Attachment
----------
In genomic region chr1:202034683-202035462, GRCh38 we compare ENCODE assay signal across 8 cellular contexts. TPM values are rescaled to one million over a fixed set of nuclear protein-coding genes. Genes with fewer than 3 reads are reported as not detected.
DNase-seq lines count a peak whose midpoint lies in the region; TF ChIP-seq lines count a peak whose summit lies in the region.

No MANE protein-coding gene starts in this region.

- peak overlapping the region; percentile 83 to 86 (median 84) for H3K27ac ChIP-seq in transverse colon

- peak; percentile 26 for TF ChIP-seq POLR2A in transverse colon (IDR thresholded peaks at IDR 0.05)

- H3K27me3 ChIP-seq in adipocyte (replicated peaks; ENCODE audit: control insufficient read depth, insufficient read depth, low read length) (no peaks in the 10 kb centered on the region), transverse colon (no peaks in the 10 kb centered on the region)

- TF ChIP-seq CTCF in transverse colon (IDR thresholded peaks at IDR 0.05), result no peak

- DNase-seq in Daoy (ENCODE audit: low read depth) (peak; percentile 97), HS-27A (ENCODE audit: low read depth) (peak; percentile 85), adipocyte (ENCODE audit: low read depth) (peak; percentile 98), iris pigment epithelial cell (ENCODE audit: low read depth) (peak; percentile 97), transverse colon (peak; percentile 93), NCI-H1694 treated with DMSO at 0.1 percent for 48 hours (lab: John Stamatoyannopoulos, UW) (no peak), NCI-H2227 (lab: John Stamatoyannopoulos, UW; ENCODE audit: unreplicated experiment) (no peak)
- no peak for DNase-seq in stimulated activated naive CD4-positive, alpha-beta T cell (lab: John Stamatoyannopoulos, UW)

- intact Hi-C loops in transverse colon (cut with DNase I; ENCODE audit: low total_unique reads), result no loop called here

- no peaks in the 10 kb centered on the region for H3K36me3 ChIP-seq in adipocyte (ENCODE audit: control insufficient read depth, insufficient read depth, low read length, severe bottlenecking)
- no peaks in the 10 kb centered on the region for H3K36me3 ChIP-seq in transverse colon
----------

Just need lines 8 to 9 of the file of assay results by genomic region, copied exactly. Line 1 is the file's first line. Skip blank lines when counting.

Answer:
- DNase-seq in Daoy (ENCODE audit: low read depth) (peak; percentile 97), HS-27A (ENCODE audit: low read depth) (peak; percentile 85), adipocyte (ENCODE audit: low read depth) (peak; percentile 98), iris pigment epithelial cell (ENCODE audit: low read depth) (peak; percentile 97), transverse colon (peak; percentile 93), NCI-H1694 treated with DMSO at 0.1 percent for 48 hours (lab: John Stamatoyannopoulos, UW) (no peak), NCI-H2227 (lab: John Stamatoyannopoulos, UW; ENCODE audit: unreplicated experiment) (no peak)
- no peak for DNase-seq in stimulated activated naive CD4-positive, alpha-beta T cell (lab: John Stamatoyannopoulos, UW)